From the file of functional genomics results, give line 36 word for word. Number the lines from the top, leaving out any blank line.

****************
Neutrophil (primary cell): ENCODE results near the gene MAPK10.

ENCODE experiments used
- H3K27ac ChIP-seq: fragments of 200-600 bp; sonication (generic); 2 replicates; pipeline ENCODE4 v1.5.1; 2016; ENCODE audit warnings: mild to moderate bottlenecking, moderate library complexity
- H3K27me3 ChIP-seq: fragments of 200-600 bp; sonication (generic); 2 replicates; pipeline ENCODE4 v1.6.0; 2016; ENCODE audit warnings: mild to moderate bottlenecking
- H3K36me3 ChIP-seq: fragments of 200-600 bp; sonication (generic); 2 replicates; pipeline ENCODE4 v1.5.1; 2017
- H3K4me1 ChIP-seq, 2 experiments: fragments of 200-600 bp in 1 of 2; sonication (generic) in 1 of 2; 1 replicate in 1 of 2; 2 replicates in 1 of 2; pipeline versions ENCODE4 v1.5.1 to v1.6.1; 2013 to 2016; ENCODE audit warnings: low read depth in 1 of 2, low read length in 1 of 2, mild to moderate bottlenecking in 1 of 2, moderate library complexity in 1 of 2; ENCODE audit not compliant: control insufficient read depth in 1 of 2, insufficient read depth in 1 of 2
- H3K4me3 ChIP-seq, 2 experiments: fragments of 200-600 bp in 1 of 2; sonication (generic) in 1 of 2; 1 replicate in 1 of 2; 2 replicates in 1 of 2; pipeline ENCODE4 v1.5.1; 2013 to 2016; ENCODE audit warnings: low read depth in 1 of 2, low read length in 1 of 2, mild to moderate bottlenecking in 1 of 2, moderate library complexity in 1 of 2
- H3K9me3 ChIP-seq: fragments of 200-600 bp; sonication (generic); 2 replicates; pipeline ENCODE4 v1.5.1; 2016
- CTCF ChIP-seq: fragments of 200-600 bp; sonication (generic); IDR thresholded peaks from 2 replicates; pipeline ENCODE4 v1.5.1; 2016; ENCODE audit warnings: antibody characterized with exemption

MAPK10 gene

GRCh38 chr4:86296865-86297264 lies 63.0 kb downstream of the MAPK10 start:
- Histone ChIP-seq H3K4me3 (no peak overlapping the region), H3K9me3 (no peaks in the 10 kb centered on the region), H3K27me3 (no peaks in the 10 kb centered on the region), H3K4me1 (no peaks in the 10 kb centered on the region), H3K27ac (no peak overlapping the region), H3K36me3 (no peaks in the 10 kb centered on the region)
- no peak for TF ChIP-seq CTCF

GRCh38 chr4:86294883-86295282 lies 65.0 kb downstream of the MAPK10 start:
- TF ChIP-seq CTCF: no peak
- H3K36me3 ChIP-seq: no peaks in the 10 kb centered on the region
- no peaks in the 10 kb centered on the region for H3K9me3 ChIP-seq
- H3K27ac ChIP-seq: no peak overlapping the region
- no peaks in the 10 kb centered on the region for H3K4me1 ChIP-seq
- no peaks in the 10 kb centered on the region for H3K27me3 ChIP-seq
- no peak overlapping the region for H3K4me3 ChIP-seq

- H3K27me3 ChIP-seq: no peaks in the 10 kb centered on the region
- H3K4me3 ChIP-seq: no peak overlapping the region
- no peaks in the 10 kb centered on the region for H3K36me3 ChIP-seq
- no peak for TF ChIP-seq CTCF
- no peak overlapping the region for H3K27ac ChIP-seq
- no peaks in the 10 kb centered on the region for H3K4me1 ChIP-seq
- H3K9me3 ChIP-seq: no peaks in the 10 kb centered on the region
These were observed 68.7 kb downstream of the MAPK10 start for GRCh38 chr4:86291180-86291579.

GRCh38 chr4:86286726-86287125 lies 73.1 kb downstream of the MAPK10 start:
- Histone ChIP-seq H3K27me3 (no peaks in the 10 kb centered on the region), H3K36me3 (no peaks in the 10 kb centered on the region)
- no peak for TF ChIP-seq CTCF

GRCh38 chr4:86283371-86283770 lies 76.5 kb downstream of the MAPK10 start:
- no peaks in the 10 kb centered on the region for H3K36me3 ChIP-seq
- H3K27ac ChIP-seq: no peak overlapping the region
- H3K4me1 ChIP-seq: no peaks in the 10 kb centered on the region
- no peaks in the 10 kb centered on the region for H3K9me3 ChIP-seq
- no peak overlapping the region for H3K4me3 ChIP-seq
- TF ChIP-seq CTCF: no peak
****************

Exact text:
- H3K4me1 ChIP-seq: no peaks in the 10 kb centered on the region